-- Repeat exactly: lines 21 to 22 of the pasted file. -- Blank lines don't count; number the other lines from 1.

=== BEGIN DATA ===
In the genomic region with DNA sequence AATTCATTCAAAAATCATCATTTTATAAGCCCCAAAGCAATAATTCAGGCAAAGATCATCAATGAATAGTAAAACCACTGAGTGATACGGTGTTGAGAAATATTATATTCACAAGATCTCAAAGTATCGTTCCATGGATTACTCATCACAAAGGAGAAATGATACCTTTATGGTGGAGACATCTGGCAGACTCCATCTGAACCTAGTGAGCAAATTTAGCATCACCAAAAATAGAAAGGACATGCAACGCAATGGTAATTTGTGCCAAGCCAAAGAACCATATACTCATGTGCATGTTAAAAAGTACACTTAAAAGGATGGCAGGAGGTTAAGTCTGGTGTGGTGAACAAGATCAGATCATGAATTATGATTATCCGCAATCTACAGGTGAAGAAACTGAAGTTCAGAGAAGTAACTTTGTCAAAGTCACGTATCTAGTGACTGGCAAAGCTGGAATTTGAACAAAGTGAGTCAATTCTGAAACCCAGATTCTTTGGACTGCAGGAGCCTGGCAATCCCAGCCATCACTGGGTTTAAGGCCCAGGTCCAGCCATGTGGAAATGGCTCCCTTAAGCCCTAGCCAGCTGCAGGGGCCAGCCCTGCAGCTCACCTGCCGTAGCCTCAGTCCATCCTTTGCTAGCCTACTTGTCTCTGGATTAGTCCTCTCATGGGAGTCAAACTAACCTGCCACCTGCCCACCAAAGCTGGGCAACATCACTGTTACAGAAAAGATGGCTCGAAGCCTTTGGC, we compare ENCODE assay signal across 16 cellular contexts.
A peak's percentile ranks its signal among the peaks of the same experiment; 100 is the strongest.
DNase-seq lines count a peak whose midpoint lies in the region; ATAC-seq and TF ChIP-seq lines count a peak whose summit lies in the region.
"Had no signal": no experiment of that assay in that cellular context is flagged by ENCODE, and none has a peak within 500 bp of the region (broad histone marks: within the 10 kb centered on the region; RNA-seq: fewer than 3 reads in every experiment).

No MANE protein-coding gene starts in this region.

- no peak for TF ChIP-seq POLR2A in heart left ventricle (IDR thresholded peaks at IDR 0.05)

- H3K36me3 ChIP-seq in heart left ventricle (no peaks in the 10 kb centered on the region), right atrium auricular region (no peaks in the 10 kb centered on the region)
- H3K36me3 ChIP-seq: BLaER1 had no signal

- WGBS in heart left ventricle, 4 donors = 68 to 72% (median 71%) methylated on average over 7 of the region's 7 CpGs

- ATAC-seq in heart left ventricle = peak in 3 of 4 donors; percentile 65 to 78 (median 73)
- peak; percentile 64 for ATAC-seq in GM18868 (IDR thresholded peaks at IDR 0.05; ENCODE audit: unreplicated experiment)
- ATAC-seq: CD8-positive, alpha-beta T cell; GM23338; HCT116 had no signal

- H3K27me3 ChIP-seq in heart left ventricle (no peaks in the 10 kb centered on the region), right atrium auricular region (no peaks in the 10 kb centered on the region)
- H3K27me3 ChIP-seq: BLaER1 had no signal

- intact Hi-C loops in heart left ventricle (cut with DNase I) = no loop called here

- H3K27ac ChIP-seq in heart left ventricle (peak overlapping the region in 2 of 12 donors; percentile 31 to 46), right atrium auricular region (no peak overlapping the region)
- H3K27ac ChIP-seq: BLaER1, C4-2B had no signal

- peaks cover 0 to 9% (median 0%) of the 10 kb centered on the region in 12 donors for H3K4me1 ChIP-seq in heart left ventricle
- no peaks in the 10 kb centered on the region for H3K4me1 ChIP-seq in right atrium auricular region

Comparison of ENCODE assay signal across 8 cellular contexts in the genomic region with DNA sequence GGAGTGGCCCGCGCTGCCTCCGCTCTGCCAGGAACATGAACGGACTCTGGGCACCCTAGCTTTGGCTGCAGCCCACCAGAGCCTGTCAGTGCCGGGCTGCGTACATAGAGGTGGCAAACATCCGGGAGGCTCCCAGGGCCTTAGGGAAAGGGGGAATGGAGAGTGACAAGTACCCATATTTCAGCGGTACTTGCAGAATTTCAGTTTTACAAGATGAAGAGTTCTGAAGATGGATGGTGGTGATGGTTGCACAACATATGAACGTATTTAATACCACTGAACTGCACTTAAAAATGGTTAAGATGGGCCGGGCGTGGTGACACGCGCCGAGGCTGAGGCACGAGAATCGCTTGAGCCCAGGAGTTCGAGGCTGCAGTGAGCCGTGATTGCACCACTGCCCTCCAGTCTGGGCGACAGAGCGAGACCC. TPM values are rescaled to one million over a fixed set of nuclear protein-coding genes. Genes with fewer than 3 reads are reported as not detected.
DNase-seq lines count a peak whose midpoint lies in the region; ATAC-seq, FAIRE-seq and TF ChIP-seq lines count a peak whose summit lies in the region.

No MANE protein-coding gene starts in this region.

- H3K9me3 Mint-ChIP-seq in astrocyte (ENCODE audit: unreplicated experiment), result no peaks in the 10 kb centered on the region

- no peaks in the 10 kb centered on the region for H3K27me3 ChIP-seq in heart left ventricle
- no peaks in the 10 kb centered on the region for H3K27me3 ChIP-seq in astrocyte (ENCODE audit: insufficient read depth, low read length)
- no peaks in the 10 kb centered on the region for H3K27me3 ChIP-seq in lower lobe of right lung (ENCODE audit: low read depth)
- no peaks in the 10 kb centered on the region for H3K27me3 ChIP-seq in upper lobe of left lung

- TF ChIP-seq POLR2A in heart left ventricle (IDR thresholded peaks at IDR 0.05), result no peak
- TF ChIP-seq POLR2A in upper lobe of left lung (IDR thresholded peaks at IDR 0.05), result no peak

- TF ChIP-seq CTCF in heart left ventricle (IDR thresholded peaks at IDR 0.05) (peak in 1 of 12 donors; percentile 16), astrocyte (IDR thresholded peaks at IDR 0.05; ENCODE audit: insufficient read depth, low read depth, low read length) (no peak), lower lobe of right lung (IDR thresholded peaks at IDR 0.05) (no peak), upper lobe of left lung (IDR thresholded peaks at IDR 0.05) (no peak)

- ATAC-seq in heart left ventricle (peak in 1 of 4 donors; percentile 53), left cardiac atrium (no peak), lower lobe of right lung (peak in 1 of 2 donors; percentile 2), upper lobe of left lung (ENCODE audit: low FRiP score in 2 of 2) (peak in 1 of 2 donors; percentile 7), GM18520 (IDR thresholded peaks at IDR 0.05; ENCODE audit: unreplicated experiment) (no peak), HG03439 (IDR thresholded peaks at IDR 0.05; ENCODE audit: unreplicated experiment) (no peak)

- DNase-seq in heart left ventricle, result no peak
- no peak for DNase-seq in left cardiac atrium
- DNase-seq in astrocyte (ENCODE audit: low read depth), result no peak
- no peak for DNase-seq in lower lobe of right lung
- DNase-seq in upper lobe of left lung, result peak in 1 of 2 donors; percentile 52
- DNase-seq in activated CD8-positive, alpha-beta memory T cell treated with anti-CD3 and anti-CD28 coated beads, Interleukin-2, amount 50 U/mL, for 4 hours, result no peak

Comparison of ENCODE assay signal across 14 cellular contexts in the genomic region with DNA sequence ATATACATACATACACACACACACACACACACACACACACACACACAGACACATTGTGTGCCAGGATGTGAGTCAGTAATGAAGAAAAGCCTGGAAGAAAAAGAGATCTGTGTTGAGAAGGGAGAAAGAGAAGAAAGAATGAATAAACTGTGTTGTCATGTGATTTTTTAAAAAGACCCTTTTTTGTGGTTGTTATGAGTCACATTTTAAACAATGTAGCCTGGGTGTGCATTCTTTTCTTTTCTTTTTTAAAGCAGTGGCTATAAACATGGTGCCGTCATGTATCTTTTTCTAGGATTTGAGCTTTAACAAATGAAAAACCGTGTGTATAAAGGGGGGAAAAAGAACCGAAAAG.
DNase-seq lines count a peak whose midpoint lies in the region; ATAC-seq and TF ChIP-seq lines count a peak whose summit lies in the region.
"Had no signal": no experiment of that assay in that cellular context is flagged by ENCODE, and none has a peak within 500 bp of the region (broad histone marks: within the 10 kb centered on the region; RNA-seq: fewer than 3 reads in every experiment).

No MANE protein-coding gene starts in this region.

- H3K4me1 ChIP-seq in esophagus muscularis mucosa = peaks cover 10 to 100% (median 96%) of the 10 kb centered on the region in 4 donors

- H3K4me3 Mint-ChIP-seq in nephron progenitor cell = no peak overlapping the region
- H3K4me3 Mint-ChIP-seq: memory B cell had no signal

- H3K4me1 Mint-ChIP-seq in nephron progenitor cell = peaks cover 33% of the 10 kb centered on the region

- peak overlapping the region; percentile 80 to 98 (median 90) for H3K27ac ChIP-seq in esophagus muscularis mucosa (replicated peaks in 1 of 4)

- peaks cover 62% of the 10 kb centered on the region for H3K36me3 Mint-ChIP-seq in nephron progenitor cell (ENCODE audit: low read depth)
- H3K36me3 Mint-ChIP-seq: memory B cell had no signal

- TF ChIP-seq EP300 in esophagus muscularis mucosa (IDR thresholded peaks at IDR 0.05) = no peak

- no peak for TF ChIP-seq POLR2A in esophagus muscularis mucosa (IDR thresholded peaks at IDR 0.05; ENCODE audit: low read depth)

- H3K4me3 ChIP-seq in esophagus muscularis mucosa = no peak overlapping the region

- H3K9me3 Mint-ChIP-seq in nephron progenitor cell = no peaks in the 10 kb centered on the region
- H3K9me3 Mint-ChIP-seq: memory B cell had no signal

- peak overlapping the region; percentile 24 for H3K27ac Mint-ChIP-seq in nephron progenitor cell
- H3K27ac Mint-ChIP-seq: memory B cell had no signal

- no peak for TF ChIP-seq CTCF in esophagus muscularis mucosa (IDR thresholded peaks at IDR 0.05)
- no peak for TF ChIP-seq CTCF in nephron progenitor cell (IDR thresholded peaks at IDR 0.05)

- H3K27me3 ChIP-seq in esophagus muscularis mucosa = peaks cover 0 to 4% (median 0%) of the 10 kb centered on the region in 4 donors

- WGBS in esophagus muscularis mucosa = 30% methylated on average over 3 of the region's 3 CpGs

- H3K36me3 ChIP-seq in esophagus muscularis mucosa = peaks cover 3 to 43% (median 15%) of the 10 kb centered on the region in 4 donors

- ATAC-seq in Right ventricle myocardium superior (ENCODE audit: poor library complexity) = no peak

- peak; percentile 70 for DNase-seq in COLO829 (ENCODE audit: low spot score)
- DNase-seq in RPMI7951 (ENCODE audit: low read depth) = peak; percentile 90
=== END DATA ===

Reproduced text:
DNase-seq lines count a peak whose midpoint lies in the region; ATAC-seq, FAIRE-seq and TF ChIP-seq lines count a peak whose summit lies in the region.

No MANE protein-coding gene starts in this region.